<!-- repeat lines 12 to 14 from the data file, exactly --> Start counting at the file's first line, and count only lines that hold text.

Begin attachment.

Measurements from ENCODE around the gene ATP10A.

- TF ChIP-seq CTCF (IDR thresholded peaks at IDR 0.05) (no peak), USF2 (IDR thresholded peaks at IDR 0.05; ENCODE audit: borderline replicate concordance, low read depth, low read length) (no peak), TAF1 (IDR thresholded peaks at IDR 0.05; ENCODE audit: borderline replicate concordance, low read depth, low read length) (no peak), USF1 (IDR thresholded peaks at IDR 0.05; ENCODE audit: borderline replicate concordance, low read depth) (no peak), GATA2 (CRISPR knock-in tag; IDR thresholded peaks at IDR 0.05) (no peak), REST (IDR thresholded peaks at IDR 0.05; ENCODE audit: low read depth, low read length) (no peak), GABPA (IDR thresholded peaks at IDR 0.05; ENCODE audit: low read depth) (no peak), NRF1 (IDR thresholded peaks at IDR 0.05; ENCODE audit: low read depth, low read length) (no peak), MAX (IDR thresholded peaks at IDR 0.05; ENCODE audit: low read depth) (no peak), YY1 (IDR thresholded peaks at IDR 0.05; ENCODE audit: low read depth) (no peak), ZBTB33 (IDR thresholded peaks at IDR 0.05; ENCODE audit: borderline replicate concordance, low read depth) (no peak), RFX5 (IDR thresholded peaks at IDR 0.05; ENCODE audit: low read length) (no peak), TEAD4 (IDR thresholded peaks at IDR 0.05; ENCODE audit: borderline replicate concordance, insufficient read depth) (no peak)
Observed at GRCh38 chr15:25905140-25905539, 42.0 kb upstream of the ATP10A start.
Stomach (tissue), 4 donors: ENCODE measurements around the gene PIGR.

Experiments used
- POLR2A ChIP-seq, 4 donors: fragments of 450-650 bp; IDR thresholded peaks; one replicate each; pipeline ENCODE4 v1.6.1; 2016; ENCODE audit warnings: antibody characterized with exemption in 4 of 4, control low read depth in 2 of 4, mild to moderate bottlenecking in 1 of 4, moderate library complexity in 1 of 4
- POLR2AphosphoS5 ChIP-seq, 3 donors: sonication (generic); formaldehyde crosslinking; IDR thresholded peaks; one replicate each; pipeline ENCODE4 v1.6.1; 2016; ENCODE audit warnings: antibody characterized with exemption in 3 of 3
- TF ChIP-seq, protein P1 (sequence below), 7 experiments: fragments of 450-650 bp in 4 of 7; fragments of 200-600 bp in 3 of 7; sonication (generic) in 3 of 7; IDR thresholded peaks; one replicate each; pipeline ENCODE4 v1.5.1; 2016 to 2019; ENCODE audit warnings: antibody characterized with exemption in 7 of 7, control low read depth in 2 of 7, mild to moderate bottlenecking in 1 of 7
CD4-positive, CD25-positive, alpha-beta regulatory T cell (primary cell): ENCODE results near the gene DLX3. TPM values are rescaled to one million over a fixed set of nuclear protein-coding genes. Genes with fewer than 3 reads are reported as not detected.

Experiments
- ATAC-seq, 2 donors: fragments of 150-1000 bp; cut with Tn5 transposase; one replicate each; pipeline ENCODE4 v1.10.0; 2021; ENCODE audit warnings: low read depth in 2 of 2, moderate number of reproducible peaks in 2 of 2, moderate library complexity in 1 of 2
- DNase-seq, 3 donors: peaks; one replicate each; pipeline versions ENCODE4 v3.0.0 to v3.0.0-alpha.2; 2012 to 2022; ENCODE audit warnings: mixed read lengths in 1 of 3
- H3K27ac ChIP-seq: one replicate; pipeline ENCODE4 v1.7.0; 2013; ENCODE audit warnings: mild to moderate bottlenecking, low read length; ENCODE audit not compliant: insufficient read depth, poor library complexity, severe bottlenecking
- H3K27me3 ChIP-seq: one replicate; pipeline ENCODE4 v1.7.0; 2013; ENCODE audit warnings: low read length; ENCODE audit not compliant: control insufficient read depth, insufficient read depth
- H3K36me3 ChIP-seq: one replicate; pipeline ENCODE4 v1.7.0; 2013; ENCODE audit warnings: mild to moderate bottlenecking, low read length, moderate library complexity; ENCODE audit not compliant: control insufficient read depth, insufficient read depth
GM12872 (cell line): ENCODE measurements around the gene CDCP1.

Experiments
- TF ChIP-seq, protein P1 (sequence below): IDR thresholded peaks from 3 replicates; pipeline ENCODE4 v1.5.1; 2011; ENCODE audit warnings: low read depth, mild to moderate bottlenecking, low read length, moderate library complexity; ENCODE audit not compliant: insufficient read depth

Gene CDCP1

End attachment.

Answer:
- DNase-seq, 3 donors: peaks; one replicate each; pipeline versions ENCODE4 v3.0.0 to v3.0.0-alpha.2; 2012 to 2022; ENCODE audit warnings: mixed read lengths in 1 of 3
- H3K27ac ChIP-seq: one replicate; pipeline ENCODE4 v1.7.0; 2013; ENCODE audit warnings: mild to moderate bottlenecking, low read length; ENCODE audit not compliant: insufficient read depth, poor library complexity, severe bottlenecking
- H3K27me3 ChIP-seq: one replicate; pipeline ENCODE4 v1.7.0; 2013; ENCODE audit warnings: low read length; ENCODE audit not compliant: control insufficient read depth, insufficient read depth